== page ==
A version of this article appeared on Orcmid's Lair shortly after midnight Friday, April 22, 2005.
Having three black cats leads to our noticing how many other black cats there are in our neighborhood, and how many pass through our yard. I'm sure it is partly the yellow-Volkswagen phenomenon: It is noticeable for us because we have black cats in the house. All the same, I don't remember seeing many black cats when I was growing up, and now it is not an unusual occurrence. I can remember wanting to see a truly-black-all-over cat because I'd heard all of the stories about them, including the role we give them in Halloween, but it was a long time before I encountered a genuine black cat.
Our cats are of the nondescript breed known as "Bombay," and I am not sure how the blackness is accounted for. The two litter-mate "kids" of our pride have a tiny pure-bread Burmese mom, Cleopatra, who's never told who her first fling was with in Mountain View, California. Cleo's genes are expressed in the sable reflection that you can see sometimes in the kids' coat, and also in their golden eyes. Her daughter is also tiny like mom. Our senior cat, Askani, was born in the Baltimore area and we have no clue to her lineage.
When black cats stroll by in the neighborhood, it can be startling to see. We often wonder whether one of our cats has jumped out a window and is exploring the yard. This leads to a hurried census of the household, especially if we don't get a close look at the outdoor critter. In many cases, the visitor resembles Askani, who has been a hefty cat, as many of our outdoor passers-by are. I can also recognize Askani, our couch commander, in the postings about Dorothea Salo's cat, Didi, right down to the few light hairs on her chest.
The appearance of a black shmoo is a pose that Askani has perfected too, one also affected by the well-fed neighborhood Bombays.
My home office is in the basement level of the house, and I have a wide, low single-pane window that gives me a ground-level view out the side of the house. Seated at my computer lab I feel a little like the commander of the spherical lunar craft depicted in 2001: A Space Odyssey. Since I finally removed the insulating plastic film from the interior of the window (it had come loose and was sagging down after two years in place), I now must raise the blinds every morning to prevent our cats from bending and mutilating them as they climb through to see outside the window and walk along the narrow sill. I've been trained. Now the cats take turns sitting atop the tower of my desktop system where they have an unobstructed view of the passing scene, especially squirrels and birds and intruder cats.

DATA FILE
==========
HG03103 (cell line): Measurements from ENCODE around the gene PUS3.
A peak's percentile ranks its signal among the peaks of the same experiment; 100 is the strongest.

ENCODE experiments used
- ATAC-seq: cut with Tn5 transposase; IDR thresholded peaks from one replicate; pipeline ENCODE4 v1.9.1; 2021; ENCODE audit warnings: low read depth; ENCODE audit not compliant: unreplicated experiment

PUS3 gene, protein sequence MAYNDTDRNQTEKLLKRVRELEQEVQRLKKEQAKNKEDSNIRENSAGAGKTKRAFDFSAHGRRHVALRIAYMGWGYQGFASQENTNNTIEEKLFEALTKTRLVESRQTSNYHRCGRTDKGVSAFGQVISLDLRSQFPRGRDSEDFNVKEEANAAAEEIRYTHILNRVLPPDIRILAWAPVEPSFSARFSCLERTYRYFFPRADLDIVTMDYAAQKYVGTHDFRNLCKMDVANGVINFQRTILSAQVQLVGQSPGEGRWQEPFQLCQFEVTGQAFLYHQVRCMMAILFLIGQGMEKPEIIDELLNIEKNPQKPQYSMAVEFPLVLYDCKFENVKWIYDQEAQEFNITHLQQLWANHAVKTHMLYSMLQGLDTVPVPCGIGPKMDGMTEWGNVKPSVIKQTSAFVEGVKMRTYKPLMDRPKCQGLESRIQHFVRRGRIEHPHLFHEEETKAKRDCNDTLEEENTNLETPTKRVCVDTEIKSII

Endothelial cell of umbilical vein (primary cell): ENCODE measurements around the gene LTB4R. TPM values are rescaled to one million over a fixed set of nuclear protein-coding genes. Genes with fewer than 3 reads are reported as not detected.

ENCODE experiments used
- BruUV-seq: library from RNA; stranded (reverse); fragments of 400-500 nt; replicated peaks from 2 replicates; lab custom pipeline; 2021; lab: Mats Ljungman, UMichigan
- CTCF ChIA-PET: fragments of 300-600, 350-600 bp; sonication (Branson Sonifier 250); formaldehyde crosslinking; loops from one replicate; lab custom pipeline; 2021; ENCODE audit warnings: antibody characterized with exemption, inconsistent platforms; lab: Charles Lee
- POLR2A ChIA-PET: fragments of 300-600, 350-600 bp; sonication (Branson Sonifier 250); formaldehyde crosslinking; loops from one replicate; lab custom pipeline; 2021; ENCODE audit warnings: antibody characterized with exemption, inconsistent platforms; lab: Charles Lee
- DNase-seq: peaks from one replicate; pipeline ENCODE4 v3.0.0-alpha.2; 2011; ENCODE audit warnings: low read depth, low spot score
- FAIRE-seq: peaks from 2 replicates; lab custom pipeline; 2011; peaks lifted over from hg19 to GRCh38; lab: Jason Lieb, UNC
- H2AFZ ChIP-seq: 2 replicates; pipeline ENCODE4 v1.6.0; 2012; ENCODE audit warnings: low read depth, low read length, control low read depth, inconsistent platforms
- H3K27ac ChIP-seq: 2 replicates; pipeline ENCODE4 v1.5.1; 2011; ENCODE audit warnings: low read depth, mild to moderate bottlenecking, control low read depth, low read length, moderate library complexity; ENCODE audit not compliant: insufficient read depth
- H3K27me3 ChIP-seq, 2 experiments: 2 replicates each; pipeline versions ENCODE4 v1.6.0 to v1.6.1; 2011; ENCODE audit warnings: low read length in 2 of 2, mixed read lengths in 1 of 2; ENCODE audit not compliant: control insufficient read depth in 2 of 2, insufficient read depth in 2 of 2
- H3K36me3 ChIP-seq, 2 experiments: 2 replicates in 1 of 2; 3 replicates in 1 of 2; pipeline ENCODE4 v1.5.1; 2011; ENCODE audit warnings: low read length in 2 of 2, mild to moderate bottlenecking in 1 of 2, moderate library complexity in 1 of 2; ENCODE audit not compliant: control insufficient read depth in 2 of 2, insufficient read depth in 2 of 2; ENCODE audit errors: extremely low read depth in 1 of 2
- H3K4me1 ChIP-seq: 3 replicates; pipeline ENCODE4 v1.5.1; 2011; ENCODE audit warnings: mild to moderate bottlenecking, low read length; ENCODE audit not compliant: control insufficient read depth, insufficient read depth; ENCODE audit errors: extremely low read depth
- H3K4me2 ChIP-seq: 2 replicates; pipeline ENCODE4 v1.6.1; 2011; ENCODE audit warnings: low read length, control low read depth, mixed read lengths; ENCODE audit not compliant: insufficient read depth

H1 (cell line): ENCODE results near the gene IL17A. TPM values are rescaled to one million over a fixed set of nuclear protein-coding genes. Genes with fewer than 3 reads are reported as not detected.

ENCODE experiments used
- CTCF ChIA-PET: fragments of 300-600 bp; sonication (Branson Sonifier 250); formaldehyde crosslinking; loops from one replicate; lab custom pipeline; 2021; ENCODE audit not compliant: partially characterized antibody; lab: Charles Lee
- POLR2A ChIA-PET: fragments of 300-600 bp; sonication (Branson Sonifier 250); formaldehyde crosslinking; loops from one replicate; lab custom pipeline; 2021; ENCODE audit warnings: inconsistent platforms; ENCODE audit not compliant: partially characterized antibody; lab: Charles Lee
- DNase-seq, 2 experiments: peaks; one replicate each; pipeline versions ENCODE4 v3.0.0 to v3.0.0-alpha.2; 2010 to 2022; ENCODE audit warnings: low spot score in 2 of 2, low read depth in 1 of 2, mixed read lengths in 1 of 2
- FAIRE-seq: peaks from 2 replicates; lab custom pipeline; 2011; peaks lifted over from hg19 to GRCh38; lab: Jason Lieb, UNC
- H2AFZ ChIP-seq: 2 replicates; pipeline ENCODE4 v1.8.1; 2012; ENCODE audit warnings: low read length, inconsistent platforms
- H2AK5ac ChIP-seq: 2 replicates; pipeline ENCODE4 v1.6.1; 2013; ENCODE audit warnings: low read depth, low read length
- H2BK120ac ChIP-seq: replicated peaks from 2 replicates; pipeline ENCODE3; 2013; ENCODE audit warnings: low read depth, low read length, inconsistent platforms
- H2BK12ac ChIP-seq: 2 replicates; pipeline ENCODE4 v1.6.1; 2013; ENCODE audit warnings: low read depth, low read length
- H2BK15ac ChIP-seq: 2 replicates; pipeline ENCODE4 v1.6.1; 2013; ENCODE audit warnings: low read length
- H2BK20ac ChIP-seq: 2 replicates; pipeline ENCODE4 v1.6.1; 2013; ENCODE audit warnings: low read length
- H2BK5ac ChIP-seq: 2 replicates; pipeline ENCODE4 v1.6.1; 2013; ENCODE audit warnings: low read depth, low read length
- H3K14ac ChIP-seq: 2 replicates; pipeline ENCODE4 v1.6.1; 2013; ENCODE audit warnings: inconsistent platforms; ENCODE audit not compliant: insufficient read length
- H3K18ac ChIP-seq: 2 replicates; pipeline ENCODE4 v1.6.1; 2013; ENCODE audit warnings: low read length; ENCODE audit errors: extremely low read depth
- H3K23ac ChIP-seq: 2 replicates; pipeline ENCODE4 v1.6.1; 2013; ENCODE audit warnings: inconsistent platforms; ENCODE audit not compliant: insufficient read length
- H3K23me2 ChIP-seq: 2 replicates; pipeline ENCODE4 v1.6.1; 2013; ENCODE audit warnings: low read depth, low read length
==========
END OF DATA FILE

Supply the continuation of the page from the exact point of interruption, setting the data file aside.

They have never seen a cat wander by this window, because there would be a certain memorable mayhem in such an event. But when I am working quietly in my office, I often see a neighborhood scout stroll past. They are usually startled to see me there, and are often not so nonchalant about it. My March visitor had been examining something in the plantings off to the side of the window when I noticed. I managed to reach my camera and work to the opposite edge of the window for a snapshot. It was unexpected for the cat to remain in one place so long, and I was able to focus the camera, more-or-less, and get a picture through the angle of the window.
I think the cat heard the shutter mechanism and noticed my movement, because it slumped down in a kind of timid wariness. My second snapshot was quite enough and the animal scuttled off under the corner rhododendrons and out of site. Similarly, our Askani was a timid indoor-outdoor cat when she first joined our household in 1995. She retains some of that furtively alert quality ten years later, although she seems completely at ease most of the time.
There was a black Bombay kitten that visited our back porch last Fall, and Vicki would put water out for her. I wonder if this is that little one, grown and wiser in the ways of the street life of cats. There's no collar and we don't know if there's a household haven nearby. She seems clean and well-fed enough to be someone's outdoor cat. [dh: 2005-04-22]
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